July 17, 2006
Experimental particle physics is a very social endeavor. We love to see each other so much that we schedule lots of meetings, from small person-to-person get-togethers to huge conferences. It’s just so much fun to sit in windowless rooms!
One common form of assembly is the Collaboration Meeting. Every collaboration has a Meeting. It occurs with some frequency, which is set by the difficulty of getting everyone together in the same place at once. Mega-international collaborations have them relatively infrequently, sometimes in pretty places on different continents from the actual experiment.
The Collaboration Meeting, as a platonic form, is a forum where all the people involved in an experiment get together, catch up with the latest status of everything, plan for the future, and have a jolly good time too. Papers are approved, votes are taken, decisions of far-reaching import are made. The Collaboration is, for a shining instant, realized as a single entity. Needless to say it’s usually less exciting.
CLEOns, being a gregarious bunch, want to have collaboration meetings all the time, sometimes twice in one month. Where other experiments may have three a year, we had eleven in 2005. Since many of us are on-site here in Ithaca, and most of the remainder are in the northeast or midwest, it’s relatively easy for lots of us to come and take part in the excitement. Our meetings are so frequent, in fact, that the physics groups (e.g. bottomonium or hadronic D decays) meet on the same schedule to review the progress of analyses; we don’t hold with this weekly physics meeting nonsense that CDF engages in — once a month’s good enough.
A frequent CLEO meeting scenario goes like this. You are a poor grad student/postdoc, working hard on your analysis, but distracted as always by other responsibilities. A few months/weeks before a meeting, someone (your advisor/the Analysis Coordinator/a random faculty member from another institution) starts dropping broad hints/threats that it would be really nice if, you know, you could have some numbers ready for a conference two months from now, which means you have to have them approved for public release during the next meeting.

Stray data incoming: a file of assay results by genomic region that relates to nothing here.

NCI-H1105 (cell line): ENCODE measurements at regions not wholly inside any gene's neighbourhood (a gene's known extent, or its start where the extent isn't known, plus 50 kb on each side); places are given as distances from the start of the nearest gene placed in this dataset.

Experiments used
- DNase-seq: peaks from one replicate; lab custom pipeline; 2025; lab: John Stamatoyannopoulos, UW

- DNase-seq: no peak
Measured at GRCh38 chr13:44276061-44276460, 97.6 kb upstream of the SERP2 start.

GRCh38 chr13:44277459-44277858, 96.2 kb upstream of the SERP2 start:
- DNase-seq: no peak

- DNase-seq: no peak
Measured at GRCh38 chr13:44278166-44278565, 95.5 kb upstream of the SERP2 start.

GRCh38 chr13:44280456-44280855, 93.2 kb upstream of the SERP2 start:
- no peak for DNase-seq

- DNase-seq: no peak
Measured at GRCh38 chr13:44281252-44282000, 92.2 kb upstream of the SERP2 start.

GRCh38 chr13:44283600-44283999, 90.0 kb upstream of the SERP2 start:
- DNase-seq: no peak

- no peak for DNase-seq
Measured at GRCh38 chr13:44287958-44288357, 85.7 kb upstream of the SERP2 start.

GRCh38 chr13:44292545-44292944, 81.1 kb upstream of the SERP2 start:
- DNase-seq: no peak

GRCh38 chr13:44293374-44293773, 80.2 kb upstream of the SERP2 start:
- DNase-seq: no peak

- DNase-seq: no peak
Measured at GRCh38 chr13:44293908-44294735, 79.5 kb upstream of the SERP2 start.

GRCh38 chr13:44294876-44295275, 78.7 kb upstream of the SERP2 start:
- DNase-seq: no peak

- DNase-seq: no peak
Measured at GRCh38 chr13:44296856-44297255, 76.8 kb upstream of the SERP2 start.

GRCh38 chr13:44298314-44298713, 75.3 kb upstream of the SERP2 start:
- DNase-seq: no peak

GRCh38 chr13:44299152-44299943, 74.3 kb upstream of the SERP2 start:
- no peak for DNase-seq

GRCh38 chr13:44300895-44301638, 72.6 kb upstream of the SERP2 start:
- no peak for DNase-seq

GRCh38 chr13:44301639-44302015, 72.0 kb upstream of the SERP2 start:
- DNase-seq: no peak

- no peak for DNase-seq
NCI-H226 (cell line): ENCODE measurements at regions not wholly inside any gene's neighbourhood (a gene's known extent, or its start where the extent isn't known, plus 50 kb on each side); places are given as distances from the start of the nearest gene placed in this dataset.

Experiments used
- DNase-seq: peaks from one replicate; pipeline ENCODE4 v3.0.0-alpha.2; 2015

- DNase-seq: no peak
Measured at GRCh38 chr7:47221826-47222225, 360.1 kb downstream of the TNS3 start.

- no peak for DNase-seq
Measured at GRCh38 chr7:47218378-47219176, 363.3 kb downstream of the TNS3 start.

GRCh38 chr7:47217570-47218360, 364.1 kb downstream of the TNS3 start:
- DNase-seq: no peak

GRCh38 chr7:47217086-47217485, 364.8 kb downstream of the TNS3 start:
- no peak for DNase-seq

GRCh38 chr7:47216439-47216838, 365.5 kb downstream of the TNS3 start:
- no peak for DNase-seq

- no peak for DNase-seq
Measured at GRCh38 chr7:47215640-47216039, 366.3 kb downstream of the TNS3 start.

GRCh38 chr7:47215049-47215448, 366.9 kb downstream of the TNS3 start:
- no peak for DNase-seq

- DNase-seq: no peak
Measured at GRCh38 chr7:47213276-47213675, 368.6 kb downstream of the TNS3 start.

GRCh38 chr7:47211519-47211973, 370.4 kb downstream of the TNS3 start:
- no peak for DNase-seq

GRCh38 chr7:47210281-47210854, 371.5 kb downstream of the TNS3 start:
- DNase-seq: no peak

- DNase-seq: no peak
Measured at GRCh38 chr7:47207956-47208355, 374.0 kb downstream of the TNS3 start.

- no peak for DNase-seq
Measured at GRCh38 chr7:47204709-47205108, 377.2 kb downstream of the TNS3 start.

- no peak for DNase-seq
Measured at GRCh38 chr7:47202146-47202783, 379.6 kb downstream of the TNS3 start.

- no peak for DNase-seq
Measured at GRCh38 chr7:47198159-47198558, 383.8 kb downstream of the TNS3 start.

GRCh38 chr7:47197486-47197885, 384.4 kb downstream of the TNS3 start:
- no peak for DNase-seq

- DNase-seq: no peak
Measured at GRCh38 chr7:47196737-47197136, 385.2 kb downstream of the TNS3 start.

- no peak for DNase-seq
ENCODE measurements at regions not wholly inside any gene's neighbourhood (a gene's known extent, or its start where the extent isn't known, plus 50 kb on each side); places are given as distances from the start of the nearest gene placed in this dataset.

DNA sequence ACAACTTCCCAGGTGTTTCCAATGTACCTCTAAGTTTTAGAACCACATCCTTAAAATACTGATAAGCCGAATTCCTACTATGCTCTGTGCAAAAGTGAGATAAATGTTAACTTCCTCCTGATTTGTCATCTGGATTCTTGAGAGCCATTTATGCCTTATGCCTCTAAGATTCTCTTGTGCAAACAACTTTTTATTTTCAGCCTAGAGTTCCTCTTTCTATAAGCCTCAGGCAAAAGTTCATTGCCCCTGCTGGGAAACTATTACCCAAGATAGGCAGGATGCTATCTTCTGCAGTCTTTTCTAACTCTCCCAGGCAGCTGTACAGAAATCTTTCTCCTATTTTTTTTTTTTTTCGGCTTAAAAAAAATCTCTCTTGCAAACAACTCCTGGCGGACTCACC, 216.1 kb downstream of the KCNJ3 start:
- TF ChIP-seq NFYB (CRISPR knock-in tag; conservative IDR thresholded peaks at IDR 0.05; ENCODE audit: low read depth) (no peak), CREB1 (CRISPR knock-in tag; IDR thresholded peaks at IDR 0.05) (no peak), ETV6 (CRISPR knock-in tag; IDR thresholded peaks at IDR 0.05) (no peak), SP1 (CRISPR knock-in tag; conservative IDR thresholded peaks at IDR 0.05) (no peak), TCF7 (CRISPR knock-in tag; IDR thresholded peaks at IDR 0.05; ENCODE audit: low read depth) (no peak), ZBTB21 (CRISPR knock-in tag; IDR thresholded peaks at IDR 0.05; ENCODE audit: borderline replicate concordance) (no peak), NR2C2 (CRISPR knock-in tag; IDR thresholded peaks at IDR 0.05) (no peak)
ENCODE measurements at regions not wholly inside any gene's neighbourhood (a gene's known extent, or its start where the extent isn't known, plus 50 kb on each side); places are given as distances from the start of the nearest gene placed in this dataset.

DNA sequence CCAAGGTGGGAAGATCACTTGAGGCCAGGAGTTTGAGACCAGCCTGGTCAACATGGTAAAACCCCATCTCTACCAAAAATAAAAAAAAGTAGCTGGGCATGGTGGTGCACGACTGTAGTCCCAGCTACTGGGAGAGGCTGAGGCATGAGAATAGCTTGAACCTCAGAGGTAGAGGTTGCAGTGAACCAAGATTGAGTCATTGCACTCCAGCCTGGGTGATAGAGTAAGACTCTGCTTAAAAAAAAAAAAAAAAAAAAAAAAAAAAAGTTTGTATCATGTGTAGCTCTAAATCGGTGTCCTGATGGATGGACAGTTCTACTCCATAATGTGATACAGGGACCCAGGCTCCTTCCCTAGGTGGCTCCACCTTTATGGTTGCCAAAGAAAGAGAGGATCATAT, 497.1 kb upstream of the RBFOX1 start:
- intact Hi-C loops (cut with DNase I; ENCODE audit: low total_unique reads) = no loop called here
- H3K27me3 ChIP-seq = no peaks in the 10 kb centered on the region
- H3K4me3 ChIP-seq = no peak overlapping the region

So you work really hard and succeed/fail in getting everything ready. If the first, you give a plenary talk (in principle to the whole collaboration) on your work, where you will promptly be asked lots of questions which you may or may not be prepared to answer. The questions need not actually relate to your work, in which case members of the audience will proceed to have irrelevant arguments while you stand in front of everybody, hiding your distress, wishing you were eating one of those nice donuts they provide in the mornings instead. If you didn’t quite make it to plenary talk level, you go through the same thing, except it’s now a parallel-session physics group talk instead. This will all most likely happen on a Friday.
On Saturday, you come in early in the morning and sit in a large room on the 7th floor of a different building. The power outlets are pretty much all in the back of the room. A continuous strip of tables is set up there, in front of the windows; a long row of people sit here, their backs to the outside, facing the speakers but looking intently at their laptop monitors the entire morning. You will listen to talks on the status of the accelerator, detector, and software (useful) and then be asked to vote on papers you haven’t read, didn’t know existed, but have your name on anyway (er…) Then there will be a lunch featuring ice cream sandwiches, in all probability.
On the whole, collaboration meetings are fun if you’re not presenting anything. If you are, they can be stressful deadlines, just another rung in the infinite ladder of similar-yet-not-identical talks one seems to always be giving on the same topic. But, when they’re over, you get to pay attention to other things again, like blogs.